The House managers contended that the “and” only signified that removal and disqualification were two distinct steps. It was illogical and without any historical precedent in British law — from which impeachment derived — to think those accused could escape punishment simply by resigning or having their term expire. In Belknap’s case, what was to stop Grant or another president from reappointing him to another office?
The managers did not reach their conclusion on the basis of a single case. The corruption of the Gilded Age had created a plethora of potential impeachments. Schuyler Colfax, Grant’s vice president, had been involved in the Crédit Mobilier scandal, but his malfeasance came before he held civil office. His activities raised the question of whether impeachment covered crimes committed before holding civil office or only during the term of office.
The House decided that the impeachment power targeted only acts committed while in office. Impeachment was remedial rather than punitive. Punishment of the officeholder was only incidental to the ultimate judgment, the goal of which was to remedy the evil. But remedying the evil meant that officeholders could be pursued and convicted even after they returned to private life for the high crimes and misdemeanors committed during their terms in office in order to prevent them from ever holding office again. There was no time limit on impeachment.
On most of the articles of impeachment, 36 senators from both parties voted to convict. The appeal to party loyalty proved persuasive. Twenty-four of the 25 senators who voted to acquit were, like Belknap, Republicans. Despite the previous vote affirming the Senate’s jurisdiction, 22 senators said they voted to acquit because the Senate lacked jurisdiction over a private citizen. Because the Senate needed a two-thirds majority — 40 votes — to find him guilty, Belknap walked.
The outcome disturbed the Senate, and four senators attached opinions to the trial’s proceedings. Two of those opinions — by Thomas Norwood of Georgia and John Stevenson of Kentucky — are particularly pertinent today. Few seeking to convict Mr. Trump would embrace the larger politics of Norwood and Stevenson, both Southerners and white supremacists bitterly opposed to Reconstruction and civil rights legislation. But today their arguments resonate with modern liberals rather than conservatives or white supremacists.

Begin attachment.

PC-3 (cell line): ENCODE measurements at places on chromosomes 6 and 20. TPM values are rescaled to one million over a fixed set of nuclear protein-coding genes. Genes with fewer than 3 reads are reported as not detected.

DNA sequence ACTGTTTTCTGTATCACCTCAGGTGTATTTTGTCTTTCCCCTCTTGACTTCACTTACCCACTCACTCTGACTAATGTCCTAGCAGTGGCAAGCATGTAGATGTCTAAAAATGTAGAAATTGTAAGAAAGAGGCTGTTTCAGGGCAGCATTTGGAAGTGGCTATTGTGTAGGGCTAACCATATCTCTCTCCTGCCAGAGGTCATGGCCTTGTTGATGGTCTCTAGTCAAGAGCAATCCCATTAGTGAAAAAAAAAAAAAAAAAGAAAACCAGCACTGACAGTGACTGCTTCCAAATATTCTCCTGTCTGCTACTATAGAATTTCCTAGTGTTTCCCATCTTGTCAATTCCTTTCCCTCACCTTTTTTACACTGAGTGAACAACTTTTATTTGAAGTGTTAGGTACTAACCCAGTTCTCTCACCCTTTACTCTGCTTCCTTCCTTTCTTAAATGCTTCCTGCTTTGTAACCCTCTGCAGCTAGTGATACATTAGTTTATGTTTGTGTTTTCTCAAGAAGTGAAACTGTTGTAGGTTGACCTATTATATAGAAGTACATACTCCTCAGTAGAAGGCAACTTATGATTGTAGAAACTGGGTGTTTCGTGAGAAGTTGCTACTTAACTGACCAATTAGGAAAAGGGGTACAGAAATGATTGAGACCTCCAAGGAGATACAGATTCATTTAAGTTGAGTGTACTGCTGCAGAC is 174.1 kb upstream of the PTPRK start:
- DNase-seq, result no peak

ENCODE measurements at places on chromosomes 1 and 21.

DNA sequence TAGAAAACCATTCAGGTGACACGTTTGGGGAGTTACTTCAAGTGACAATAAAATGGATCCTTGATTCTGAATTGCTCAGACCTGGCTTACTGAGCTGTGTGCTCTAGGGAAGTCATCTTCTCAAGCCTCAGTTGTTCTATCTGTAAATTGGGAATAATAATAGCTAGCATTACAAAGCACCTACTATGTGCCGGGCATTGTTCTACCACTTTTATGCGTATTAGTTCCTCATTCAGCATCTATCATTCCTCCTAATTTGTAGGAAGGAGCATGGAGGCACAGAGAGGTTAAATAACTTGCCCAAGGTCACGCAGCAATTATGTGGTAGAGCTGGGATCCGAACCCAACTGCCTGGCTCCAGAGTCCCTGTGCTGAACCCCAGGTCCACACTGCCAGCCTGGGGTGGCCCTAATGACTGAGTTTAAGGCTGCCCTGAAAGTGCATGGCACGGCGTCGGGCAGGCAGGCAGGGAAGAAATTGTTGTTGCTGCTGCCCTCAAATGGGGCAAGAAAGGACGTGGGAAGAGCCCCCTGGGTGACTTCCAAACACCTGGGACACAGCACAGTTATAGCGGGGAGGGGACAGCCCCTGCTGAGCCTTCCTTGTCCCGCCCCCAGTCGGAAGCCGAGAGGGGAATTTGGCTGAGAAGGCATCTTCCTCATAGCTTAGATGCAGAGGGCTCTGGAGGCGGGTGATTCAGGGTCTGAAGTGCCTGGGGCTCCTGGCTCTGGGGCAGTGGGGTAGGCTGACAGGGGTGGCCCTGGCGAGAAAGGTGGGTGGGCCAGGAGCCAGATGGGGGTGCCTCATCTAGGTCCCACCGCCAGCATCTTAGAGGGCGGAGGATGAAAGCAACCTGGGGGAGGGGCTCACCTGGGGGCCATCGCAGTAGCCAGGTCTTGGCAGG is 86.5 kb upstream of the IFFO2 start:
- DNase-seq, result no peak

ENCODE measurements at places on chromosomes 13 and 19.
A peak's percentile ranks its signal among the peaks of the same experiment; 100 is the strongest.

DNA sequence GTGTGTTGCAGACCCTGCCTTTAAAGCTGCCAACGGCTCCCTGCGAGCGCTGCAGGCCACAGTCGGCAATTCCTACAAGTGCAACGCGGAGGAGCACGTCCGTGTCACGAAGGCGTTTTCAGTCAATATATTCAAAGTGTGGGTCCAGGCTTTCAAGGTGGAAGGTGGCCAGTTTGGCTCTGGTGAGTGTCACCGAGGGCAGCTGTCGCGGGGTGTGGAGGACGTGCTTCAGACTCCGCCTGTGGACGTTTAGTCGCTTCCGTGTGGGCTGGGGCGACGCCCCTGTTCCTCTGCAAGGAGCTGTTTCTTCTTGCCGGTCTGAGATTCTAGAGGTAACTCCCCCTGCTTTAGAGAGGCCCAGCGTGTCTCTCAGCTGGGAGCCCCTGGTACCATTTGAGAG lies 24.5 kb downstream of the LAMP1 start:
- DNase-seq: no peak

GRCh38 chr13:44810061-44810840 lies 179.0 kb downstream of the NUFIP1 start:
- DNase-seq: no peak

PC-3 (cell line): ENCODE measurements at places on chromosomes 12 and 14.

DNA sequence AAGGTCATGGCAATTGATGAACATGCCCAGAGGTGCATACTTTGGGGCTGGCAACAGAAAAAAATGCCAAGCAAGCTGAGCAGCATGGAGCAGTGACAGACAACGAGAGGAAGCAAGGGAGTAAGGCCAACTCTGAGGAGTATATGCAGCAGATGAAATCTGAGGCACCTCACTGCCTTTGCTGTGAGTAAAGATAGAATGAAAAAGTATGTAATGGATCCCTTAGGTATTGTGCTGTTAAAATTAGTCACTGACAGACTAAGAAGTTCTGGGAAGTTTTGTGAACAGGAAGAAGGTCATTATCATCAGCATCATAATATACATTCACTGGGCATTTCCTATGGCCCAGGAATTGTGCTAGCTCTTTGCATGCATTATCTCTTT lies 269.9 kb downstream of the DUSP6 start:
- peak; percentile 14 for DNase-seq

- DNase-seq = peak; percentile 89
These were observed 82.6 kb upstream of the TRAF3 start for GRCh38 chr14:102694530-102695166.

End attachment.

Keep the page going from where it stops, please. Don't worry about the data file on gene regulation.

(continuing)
Norwood argued from history and precedent that the impeachment process was remedial. The purpose of the constitutional clauses providing for impeachment were not simply to remove a person from office but to purify government, prevent future crimes and give warning to those who would attempt crimes. Stevenson claimed that under the interpretation of those who denied the Senate’s jurisdiction, government could become a carousel of corruption and criminality. The corrupt could dismount from office as necessary and remount when the time was opportune.
Despite their defeat, the House managers were sanguine. They thought the case settled the principle that those who committed crimes while in office were liable for impeachment no matter whether they still held office or when the prosecution took place.
They did not count on Donald Trump, Rand Paul and the modern Republican Party.
Richard White is an emeritus professor of American history at Stanford University and the author, most recently, of “The Republic for Which It Stands: The United States During Reconstruction and the Gilded Age, 1865-1896.”